Maths can be applied to anything. This is one of the main reasons that I love the subject and travel the world championing its versatility. Given a situation in any sport, you can always use equations to describe what is happening. This might be how a tennis ball moves through the air, or the aerodynamics of a swimmer gliding through the water. Once you have the equations, maths allows you to solve them for the optimal solution, which can then be translated into improved performance by changing your technique appropriately.

You also explain that the mathematical results in sports may vary, how?  In which way? What should athletes take into account?

The ideas discussed in my talk are aimed at professional athletes who are already performing at a very high level and therefore need to resort to other approaches to improve performance beyond increased practice. For amateur athletes, whilst the same ideas will still be applicable, they are much more likely to benefit from practice!

What is your personal experience with sports? Have you ever used “math tricks” for optimise your scores?

The idea for the talk came from wanting to combine my two main passions: mathematics and sport. I play football regularly and as the designated penalty taker for my team have ample opportunity to try to hit the mathematically calculated perfect position for a shot. I also run marathons where my knowledge of the history (and mathematically predicted future) of the world record helps me to appreciate my accomplishments in the event.

IMG_20191112_145340

How did you become a math communicator? 

My first taste of maths communication came during my undergraduate degree at Oxford, where I joined the maths outreach group “Marcus’ Marvellous Mathemagicians”. The group was named after Marcus du Sautoy and performed interactive talks and workshops on his behalf in schools across the UK. The next opportunity came during my PhD when I spent two months working with the “Naked Scientists” team in Cambridge to produce a weekly science radio programme for the BBC. I enjoyed the placement so much that I agreed to join the team full-time upon completion of my PhD. After one year of working in radio production, I began to realise that my true calling was in video, and “Tom Rocks Maths” was born.

How are outreach, teaching and research connected in your professional life?

As someone who came from a state school background and worked extremely hard to get to Oxford, I have always had a passion for outreach and the drive to make university accessible to all. My maths communication work is an extension of this, allowing me to not only to visit schools in deprived areas to try to inspire them to consider higher education, but also to encourage the general public to engage more with the subject of maths and to no longer be afraid of numbers.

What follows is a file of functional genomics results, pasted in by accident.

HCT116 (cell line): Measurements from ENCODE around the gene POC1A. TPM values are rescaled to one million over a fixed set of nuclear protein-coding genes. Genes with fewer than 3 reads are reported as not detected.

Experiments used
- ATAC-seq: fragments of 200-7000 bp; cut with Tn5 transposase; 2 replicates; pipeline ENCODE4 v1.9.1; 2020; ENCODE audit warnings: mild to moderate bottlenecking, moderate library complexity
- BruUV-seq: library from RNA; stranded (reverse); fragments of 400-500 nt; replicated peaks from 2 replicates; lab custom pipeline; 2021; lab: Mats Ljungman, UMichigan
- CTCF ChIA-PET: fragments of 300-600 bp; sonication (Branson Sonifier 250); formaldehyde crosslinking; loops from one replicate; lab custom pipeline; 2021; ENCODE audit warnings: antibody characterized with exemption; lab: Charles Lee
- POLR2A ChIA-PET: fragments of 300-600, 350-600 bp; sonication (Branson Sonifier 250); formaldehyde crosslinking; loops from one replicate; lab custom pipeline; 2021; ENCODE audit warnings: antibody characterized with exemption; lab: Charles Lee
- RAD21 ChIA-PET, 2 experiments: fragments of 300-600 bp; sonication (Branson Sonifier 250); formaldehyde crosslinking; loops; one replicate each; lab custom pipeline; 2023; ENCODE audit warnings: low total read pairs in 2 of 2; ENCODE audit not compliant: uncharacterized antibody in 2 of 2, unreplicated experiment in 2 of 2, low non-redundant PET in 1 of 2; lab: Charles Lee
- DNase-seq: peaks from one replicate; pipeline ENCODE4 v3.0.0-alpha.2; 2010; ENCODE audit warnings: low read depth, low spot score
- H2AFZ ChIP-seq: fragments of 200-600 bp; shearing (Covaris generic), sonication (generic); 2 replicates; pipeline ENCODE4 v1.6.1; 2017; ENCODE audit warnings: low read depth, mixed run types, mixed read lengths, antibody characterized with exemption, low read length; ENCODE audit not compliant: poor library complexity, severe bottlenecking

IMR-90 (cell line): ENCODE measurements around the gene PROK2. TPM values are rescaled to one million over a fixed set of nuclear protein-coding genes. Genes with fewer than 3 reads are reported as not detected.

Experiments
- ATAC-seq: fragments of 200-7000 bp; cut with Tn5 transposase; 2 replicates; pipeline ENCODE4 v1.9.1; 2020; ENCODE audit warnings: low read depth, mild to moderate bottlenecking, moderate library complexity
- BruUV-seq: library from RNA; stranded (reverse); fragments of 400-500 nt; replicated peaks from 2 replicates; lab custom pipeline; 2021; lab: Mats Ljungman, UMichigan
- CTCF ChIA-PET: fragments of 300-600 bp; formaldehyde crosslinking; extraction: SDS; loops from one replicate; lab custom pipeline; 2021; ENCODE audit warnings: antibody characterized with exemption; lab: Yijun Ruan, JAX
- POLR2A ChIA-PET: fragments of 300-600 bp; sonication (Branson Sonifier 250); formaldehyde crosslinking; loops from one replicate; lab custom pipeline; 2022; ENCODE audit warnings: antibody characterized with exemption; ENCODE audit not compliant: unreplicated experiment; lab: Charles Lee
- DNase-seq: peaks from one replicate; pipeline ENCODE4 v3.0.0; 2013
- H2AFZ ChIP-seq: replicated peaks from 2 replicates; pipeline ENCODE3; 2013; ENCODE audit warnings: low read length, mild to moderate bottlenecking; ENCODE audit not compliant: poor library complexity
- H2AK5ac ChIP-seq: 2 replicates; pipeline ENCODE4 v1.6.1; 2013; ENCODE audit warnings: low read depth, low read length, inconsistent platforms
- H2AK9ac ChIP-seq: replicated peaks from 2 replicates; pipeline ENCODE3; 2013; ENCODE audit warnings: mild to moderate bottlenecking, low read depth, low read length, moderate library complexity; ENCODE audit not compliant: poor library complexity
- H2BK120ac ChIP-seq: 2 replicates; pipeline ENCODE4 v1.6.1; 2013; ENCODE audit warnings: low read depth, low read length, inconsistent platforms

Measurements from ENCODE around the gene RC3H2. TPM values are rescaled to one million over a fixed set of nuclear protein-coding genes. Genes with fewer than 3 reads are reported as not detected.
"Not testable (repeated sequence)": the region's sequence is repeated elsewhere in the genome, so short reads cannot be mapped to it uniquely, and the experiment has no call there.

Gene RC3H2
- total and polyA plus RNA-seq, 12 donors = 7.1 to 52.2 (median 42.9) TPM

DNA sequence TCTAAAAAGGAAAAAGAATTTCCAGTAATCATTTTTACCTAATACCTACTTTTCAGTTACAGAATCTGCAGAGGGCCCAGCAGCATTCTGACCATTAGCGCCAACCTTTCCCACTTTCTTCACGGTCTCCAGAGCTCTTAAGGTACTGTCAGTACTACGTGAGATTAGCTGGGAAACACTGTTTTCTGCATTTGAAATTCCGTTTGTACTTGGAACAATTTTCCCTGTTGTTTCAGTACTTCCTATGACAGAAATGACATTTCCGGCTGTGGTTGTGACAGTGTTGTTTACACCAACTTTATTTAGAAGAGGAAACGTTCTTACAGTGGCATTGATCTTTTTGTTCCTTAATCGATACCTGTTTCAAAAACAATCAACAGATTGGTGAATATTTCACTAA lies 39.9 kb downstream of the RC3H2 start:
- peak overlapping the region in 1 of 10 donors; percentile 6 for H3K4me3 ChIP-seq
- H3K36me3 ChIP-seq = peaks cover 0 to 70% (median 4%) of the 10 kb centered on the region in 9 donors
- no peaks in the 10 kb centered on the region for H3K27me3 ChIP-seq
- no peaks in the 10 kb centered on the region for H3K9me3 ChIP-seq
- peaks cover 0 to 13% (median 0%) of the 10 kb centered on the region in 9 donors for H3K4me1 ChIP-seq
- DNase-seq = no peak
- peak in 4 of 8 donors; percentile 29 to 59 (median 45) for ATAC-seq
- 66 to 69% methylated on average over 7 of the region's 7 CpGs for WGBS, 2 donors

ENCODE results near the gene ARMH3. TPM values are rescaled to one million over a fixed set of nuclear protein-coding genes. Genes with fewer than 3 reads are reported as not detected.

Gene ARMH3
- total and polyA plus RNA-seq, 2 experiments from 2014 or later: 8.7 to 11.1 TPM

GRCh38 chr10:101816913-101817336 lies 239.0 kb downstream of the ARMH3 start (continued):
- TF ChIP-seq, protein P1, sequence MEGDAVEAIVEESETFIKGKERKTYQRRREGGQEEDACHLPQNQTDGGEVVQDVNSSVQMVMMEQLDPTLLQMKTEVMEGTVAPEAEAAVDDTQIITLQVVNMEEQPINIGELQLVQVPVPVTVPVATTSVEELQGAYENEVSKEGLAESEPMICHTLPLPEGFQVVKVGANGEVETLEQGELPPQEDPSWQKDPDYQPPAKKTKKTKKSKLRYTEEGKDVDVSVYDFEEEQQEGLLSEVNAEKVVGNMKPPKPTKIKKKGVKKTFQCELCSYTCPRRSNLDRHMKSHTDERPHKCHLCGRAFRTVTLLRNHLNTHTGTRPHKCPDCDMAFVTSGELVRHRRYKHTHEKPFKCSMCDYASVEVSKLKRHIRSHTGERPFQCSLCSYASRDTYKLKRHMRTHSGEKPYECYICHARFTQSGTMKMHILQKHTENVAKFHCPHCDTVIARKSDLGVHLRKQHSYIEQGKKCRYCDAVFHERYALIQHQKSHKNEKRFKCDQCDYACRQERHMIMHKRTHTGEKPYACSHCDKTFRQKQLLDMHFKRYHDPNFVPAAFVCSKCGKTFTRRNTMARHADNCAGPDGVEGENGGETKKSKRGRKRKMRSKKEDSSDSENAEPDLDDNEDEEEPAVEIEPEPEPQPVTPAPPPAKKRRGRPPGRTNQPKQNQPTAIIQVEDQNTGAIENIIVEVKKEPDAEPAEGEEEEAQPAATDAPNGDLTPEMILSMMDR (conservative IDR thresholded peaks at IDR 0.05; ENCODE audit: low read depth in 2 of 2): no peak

The teaching role fits perfectly with maths communication as both roles require the ability to be able to explain difficult concepts in ways that can be understood by a given audience. For a public lecture, the mathematical ability of the audience is perhaps less than that of a class of undergraduates, but the need for clear communication remains the same. In this way, I find that each role complements the other perfectly, with many of the topics that my students find difficult providing inspiration for future video ideas.

What do you enjoy most in your outreach talks? 

There is nothing I enjoy more than being able to present to a live audience. Whilst I enjoy all aspects of my outreach work – YouTube, television, radio, writing – nothing beats the thrill of speaking to a room full of people who want to hear what you have to say. The small interactions with each individual member of the audience, whether through eye contact or answering a question, remain with me long after the event and act as one of my main motivations to continue with my work.

You are not the speaker one might expect when thinking about a maths communicator, what kind of reactions have you find in this sense? Do you have any anecdote regarding this? 

There are two ways of looking at this: first, the notion of a stereotypical mathematician is outdated and from my experience not representative of a large part of the demographic; and second, I hope that by putting myself forward as a public face of mathematics I can help others who may be thinking that they can’t be a mathematician just because of the way that they look.

In terms of anecdotes, I think it best that I point you in the direction of the comments on my YouTube videos…

In particular, what are the reactions with “Equations stripped”? How did you come up with the idea of this series?

The “Equations Stripped” is possibly my favourite of all of the things that I do because it helps to tackle the idea that maths should be serious. The concept of the videos came from thinking about this opinion and trying to come up with what I thought was the best way to present the subject as anything but serious. The result is me talking about maths in my underwear!

My role with the “Naked Scientists” also played a part, as the name would often lead to listeners (or even guests) suggesting that we should all be naked when recording the show, and of course being a radio programme no-one could prove or disprove the theory! I always thought that we should have had more fun with this concept, and when “Tom Rocks Maths” was launched Naked Maths seemed like the way to go!